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9. You’re not important.

Everyone is important. You don’t need to be a CEO of a company or Oprah to be important. We all have our own little niche in the world. If you’re a stay-at-home mom, you are hugely important to your kids. If you’re a cashier at a fast food restaurant, you’re important to the people who are trying to buy food. Reframe “important” and believe that you are valuable in your own way.

10. You think you’re always right.

Perception is reality. That’s a motto I live by. And you should too. Just because you don’t agree with someone else’s point of view, well, that doesn’t make them wrong. And just because they don’t agree with you doesn’t make you wrong either. Everyone is “right” because it is their perception of a situation that matters. And that’s it. So agree to disagree.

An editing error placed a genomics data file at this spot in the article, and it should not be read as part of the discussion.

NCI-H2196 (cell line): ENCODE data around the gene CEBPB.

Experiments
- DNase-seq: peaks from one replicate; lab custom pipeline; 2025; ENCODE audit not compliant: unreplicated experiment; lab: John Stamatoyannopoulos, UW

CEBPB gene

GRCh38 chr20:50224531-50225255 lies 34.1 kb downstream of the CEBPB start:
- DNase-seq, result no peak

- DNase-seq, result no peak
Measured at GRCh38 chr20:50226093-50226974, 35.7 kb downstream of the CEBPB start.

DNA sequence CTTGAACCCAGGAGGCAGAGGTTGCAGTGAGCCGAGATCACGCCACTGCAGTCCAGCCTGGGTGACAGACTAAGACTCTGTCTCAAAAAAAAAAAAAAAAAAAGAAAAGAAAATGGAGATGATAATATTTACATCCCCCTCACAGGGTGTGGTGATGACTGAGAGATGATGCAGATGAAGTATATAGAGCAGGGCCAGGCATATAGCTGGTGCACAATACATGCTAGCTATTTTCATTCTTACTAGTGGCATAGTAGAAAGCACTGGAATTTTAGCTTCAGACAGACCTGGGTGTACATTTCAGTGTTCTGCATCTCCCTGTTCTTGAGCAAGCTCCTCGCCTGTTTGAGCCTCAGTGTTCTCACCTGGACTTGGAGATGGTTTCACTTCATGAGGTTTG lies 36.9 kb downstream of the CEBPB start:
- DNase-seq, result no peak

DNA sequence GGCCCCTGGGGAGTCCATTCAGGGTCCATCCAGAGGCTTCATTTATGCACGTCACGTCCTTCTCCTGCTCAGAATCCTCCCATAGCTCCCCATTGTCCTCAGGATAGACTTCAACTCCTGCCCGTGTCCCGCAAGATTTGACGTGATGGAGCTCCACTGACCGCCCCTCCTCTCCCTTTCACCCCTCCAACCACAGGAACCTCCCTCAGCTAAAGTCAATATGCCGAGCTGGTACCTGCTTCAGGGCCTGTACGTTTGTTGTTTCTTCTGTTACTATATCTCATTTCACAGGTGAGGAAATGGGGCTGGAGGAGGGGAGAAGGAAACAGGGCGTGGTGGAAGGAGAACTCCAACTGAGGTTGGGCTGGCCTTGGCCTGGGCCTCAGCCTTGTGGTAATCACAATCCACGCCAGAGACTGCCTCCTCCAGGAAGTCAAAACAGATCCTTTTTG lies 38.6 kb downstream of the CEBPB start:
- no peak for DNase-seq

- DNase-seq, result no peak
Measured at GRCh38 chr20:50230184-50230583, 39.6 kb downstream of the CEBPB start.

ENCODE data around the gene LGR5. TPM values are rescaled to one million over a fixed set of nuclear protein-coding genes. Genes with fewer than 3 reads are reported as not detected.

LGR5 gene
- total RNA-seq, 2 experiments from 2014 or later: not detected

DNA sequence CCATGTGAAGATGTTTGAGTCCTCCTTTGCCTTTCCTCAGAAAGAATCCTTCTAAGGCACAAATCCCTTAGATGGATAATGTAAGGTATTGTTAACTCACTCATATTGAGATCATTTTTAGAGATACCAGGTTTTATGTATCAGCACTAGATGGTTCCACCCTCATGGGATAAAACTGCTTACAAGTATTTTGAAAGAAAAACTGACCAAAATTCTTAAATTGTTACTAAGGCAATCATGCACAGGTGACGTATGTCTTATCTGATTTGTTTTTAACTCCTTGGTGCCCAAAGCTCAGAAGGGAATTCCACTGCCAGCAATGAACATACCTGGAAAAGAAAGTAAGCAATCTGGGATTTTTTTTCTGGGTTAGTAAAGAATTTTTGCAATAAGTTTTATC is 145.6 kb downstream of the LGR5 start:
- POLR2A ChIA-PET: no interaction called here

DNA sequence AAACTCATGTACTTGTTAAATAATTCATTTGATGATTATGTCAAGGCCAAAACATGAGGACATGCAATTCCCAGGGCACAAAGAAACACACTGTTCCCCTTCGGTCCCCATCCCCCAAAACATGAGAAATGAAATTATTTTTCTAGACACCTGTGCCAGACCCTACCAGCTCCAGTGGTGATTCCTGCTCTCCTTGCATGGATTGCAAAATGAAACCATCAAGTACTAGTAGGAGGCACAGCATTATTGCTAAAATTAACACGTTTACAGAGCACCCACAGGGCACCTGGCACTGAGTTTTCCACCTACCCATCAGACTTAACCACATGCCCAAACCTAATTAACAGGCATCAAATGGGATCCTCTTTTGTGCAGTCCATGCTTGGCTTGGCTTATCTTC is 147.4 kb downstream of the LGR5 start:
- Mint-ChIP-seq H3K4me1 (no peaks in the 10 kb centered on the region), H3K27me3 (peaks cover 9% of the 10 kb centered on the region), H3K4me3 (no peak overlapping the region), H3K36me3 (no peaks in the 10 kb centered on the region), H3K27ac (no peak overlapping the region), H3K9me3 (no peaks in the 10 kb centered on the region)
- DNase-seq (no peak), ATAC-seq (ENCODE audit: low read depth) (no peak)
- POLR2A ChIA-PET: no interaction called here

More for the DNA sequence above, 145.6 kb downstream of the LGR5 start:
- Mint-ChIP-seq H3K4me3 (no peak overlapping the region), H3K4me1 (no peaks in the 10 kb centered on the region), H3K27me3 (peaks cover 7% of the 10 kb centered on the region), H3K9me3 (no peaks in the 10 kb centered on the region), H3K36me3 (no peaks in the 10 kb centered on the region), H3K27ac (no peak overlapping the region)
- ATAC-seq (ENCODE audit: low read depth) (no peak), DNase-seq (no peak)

11. Something is holding you back.

The only thing holding you back is yourself. Examine your beliefs. Do you think you’re smart? Capable? Worthy? That you can add value to the world? If you don’t, then you need to figure out why because those thoughts are like a cage that keep you stuck. Being stagnant isn’t healthy. So learn to get out of your own way and believe you can do it!

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12. You can’t be happy.

You can. It doesn’t take money. It doesn’t take beauty. It doesn’t take fame. It doesn’t take any of that to be happy. But you know what it does take? A decision. A decision to be happy. Yep. That’s it! Another motto I have is, “It’s only a problem if you think it’s a problem.” It’s all about viewpoint and attitude. You are in control of both of those. So changing your thinking will change your life and ultimately make you happy!

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Carol Morgan

Dr. Carol Morgan is the owner of HerSideHisSide.com, a communication professor, dating & relationship coach, TV personality, speaker, and author.